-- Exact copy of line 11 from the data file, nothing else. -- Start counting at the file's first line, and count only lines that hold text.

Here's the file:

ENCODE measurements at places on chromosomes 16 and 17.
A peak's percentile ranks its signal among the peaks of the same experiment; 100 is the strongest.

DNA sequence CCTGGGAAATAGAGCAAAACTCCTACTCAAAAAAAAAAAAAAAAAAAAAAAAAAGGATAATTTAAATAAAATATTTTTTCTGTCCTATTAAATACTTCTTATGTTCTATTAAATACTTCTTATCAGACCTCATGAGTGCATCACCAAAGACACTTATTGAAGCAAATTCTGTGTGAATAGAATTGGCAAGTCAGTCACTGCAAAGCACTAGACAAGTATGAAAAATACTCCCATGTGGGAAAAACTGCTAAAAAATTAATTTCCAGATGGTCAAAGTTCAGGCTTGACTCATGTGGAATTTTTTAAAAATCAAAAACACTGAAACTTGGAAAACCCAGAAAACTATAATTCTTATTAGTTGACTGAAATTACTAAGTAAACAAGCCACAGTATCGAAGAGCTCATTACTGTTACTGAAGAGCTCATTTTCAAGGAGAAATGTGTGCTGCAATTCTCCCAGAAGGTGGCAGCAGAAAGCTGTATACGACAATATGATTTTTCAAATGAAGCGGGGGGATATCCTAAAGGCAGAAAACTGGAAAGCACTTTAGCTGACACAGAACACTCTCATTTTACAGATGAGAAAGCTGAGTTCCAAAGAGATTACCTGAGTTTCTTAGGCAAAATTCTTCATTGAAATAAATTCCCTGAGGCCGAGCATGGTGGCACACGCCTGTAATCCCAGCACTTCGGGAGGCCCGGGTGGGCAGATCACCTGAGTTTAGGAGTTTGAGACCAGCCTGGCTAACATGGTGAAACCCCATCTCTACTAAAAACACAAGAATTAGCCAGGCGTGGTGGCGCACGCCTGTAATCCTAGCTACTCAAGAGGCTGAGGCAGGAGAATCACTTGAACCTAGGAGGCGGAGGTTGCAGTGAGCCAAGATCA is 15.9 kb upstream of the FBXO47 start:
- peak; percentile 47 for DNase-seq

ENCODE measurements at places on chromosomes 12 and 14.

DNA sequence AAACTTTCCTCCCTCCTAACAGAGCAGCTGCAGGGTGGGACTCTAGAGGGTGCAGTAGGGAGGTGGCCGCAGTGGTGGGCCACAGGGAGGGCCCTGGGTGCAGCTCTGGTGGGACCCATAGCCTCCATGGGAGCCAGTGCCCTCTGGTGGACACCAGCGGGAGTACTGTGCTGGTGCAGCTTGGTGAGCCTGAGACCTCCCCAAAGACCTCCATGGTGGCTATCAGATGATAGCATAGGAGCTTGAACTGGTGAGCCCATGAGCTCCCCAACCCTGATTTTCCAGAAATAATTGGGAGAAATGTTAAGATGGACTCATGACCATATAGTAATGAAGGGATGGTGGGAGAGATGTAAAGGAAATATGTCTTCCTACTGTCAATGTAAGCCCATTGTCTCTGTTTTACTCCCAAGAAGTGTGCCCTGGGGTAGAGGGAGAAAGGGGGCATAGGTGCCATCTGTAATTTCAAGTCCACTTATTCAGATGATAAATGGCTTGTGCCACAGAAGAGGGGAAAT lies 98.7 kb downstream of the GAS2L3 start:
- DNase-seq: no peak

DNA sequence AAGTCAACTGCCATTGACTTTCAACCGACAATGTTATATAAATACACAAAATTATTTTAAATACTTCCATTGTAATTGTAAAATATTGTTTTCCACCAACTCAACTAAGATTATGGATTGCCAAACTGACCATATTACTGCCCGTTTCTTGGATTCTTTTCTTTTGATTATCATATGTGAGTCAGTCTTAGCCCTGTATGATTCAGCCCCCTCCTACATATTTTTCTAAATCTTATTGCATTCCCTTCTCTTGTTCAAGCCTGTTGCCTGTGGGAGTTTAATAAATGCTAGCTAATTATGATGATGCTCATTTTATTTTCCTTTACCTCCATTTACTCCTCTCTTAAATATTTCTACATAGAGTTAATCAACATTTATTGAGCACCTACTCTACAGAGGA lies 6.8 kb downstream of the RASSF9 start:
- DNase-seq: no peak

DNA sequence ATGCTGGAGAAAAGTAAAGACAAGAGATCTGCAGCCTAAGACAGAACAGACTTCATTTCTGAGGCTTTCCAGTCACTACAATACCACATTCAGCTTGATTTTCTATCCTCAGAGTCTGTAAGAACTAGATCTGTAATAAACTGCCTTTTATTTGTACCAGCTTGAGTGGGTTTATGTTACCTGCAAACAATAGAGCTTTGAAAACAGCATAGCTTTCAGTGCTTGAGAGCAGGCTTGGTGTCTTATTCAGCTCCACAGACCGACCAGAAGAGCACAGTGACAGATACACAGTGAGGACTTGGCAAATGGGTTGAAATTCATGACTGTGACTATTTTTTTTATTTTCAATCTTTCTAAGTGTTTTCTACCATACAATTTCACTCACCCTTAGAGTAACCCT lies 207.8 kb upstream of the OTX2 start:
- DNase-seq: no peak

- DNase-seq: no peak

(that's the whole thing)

- DNase-seq: no peak